My old frame

Time to wrap up the final framing details.

The big ones

The picture above is of the rear roof supports. The house is sort of semicircular and the roof is a big sloping square, so this line of posts and beams catch the bottom of the roof. The corners are large areas of overhang, suitable for firewood storage, rainwater catchment tanks, and a screened porch (eventually). As it turned out, the brackets we used to tie the posts to the concrete piers we had poured were a bit larger that I had envisioned, so we had to rout out mortises on all four sides of each post bottom to get the brackets to bite into solid concrete:

That's one Shimmy Disc you got there, Kramer!

Some of the concrete piers weren’t exactly level, either, so a number of hardwood shims were in order, as you can see. At some point we’ll cover the brackets somehow in order to prettify the base. These posts and beams are eight-by-eight; overkill from an engineering standpoint, but just right aesthetically.

Once done with this, the next (final) phase of the framing was to provide support for the front roof overhang. In the front of the house, the roof sticks out about four feet, so angly bits and beams were in order.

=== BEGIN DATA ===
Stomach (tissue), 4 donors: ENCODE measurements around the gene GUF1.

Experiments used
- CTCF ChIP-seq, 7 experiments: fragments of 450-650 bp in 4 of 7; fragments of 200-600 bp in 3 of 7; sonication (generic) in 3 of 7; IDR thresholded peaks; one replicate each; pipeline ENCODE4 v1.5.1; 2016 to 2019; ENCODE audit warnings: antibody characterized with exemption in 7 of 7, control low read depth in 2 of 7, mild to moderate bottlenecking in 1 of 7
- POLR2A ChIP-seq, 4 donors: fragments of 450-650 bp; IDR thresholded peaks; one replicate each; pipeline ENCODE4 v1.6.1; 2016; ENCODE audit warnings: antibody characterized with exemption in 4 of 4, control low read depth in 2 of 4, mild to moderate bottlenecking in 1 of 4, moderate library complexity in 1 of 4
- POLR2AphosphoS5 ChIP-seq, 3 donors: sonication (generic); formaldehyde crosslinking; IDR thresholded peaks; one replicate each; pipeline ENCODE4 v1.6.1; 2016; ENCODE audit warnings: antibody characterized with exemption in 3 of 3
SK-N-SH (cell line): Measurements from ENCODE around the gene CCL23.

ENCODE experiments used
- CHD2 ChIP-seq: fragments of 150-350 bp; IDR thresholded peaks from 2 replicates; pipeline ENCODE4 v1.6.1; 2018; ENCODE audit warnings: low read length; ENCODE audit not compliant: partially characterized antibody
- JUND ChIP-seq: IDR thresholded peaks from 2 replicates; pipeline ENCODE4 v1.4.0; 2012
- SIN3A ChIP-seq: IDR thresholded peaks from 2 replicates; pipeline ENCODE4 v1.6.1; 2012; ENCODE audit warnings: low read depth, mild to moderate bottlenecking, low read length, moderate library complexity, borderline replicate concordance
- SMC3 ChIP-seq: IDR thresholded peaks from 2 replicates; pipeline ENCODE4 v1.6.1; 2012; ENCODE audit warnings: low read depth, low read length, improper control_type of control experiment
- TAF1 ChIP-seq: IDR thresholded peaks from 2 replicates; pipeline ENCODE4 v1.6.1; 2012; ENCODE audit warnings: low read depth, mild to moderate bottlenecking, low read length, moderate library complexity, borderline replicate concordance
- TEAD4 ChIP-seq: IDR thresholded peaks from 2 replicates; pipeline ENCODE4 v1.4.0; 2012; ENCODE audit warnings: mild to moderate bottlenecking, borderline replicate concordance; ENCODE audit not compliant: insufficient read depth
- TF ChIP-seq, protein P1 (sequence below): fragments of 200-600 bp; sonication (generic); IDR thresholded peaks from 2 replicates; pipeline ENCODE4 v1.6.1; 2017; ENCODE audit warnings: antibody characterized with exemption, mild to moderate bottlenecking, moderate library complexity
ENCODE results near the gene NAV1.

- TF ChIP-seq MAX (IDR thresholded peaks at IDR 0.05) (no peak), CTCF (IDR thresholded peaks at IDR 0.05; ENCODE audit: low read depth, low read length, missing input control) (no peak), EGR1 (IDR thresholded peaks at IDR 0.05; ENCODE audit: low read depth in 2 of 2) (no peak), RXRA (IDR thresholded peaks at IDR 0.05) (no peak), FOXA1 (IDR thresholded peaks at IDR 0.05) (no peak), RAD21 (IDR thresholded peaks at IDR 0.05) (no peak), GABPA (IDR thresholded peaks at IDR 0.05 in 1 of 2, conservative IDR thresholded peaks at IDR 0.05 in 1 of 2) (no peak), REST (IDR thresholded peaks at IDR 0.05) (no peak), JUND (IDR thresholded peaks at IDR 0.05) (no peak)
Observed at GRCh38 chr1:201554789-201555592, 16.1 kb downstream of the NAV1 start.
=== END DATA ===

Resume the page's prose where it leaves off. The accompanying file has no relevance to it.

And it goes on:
How's it hangin?

Since these were twenty feet above ground and sticking out over three feet from the house, you can bet I was wearing a fall-protection harness clipped to the frame!

So now the frame is done. Hurray! We celebrated with a glass of ice wine from Canada. The frame ended up taking six months of working nights and weekends, as well as a week or two of vacation and holidays. Longer than I expected, but if we hadn’t had a fifteen-inch circular saw to make the cuts, we’d still be on the first floor! Next up, the roof. But first, summer flowers abound, both planted:

Sweet, sweet william

and wild:

Not that I'd push daisies on anyone

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